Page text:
About Museum

The Cold War Museum is the most impactful museum not only in Warsaw, but in all of Poland. Not only does it showcase Poland’s contribution to the American victory over Soviet communist totalitarianism, but it also promotes the traditions of the Polish Army and Poland in the 21st century as part of the NATO alliance.
It has an emotional and evocative impact on visitors, especially the younger generations of Poles.

We are located in a unique place – the basement of the former headquarters of the civic militia at ul. Jezuicka 1/3, where the high school student Grzegorz Przemyk was murdered.

The Museum’s main narrative relies on contemporary museum tools and the use of original exhibits. The Museum features more than 50 multimedia such as:

• Touch screens – with a variety of screen sizes, ranging between 32-55 inches. Besides the size, the screens differ in the number of touch points, allowing several people to operate one screen.

 • VR (Virtual Reality) goggles – Although VR technology is still in ‘novelty’ status, the market now offers devices allowing us to immerse ourselves in virtual reality. There are models of portable goggles (wireless) such as the Oculus Go and Oculus Quest, as well as advanced VR helmets such as the Oculus Rift S or HTC Vive, which provide high performance and excellent graphics. Primarily, VR technology opens the possibility for the Museum to provide visitors with new, incomparable experiences. It allows us to invite visitors on a virtual tour of distant times (e.g. the fall of the Berlin Wall), of objects that no longer exist or never existed (e.g. submarines), to interview a deceased figure (e.g. Winston Churchill, Pope John Paul II) or to take on the role of a hero and embark on a secret mission. VR goggle apps are linked to a narrator providing guidance.

 • Holograms – a holographic wall consisting of multiple sets of displays that are interconnected and synchronised through software. This solution enables the creation of any object in various sizes, which will be indistinguishable from the original in terms of size and, above all, 3D dimensions.

 • Cinema – there are a number of films, both commercial and documentary, which depict the events of the Cold War. The Museum offers the opportunity to display these films in a dedicated 50-seat cinema hall with a projection screen 4 metres wide and 3 metres high.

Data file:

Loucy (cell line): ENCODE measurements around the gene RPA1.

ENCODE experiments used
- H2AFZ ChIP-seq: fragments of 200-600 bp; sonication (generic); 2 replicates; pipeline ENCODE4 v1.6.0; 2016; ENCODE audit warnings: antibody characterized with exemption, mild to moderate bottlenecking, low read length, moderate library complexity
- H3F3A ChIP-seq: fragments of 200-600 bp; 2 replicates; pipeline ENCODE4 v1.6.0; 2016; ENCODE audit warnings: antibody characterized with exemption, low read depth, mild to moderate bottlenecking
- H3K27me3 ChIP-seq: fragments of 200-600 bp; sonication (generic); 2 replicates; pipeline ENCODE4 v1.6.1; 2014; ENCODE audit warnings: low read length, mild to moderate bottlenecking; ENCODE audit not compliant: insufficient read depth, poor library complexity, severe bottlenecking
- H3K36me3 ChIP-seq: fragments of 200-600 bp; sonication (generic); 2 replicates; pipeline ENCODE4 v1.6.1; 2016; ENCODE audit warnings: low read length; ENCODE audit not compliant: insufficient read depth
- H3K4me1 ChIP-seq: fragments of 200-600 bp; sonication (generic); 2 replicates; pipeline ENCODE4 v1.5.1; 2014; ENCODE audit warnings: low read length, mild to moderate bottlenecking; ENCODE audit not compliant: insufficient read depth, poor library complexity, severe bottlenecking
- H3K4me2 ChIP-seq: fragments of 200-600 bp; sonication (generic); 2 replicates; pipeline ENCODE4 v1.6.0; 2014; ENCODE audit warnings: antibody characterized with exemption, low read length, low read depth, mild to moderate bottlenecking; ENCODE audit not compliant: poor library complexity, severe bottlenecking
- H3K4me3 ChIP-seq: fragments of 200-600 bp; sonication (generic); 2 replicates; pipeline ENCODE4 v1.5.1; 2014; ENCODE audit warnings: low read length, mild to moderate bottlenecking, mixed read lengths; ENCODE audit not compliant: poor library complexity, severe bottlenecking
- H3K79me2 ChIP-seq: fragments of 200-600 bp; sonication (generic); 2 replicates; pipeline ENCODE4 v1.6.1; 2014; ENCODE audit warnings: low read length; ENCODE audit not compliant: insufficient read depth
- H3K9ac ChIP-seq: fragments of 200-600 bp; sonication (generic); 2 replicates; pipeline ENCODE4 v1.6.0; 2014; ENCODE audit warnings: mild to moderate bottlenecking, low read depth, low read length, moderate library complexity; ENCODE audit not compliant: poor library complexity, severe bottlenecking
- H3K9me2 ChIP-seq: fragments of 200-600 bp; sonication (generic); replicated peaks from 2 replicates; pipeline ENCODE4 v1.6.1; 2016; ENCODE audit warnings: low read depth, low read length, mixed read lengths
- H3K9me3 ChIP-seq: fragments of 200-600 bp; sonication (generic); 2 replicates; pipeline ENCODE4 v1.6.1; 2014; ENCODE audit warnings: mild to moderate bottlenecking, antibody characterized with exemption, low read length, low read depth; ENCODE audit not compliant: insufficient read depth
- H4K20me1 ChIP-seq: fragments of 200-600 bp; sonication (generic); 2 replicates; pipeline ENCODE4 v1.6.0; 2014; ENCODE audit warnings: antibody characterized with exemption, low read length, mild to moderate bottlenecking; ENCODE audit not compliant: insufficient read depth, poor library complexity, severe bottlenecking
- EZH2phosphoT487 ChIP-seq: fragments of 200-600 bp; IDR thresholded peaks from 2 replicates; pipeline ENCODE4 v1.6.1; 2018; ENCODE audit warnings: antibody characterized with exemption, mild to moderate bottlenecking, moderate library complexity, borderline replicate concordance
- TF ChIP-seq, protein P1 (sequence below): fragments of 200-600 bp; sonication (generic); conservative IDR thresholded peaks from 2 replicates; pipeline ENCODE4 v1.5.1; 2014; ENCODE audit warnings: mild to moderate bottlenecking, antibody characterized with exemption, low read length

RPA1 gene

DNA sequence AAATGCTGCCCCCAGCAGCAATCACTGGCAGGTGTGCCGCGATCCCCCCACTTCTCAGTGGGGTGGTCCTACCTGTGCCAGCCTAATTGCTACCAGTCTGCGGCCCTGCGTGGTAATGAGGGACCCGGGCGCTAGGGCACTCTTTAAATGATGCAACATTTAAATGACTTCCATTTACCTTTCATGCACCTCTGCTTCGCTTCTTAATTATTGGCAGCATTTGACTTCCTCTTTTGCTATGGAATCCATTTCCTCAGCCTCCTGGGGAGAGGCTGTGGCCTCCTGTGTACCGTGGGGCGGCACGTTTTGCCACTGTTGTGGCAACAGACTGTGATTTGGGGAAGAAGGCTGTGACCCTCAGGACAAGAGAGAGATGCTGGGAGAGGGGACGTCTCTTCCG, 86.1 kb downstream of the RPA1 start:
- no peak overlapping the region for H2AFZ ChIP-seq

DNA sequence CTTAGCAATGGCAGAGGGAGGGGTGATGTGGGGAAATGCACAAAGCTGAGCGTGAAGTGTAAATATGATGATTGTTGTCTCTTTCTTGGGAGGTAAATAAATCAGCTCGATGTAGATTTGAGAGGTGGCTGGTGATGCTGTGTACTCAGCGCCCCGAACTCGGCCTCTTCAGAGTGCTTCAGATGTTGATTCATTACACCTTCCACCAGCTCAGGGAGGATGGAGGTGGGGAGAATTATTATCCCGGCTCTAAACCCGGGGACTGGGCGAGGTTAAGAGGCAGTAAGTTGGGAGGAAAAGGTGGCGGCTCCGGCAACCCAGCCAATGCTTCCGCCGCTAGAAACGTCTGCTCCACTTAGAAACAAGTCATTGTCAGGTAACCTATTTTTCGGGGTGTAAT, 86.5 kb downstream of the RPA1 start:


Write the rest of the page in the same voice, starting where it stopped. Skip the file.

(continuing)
The exhibition covers the entire Cold War period, considering all countries involved in the fight against the Empire of Evil. Much of it, however, is based on the messages, commitment and efforts of President Ronald Reagan, Pope John Paul II and General Ryszard Kuklinski – the three leading figures of the last two decades of the Cold War, the twilight of the Empire of Evil, during which Poland accomplished the almost impossible. Also included are the figures who had the greatest positive and negative impact during the Cold War: 

• Wojciech Jaruzelski
• Margaret Thatcher
• Jimmy Carter
• Leonid Brezhnev
• Mikhail Gorbachev
• Winston Churchill
• Kim Il-sung
• Harry Truman
• Joseph Stalin
• Ronald Reagan

The Cold War Museum is the only one to show the rivalry between the two blocs during the Cold War from a Polish perspective. It was the conflict over Central Europe that started the Cold War. As Churchill said, it was in Szczecin where the Iron Curtain descended, and we found ourselves on its eastern side. It all started in Poland, from where Pope John Paul II and Solidarity emerged, alongside continued resistance to communism throughout the Cold War. It was a Pole who provided the Americans with key information about the Soviet Union and its strategy.

How did he accomplish this? By what means?

Come and see for yourselves!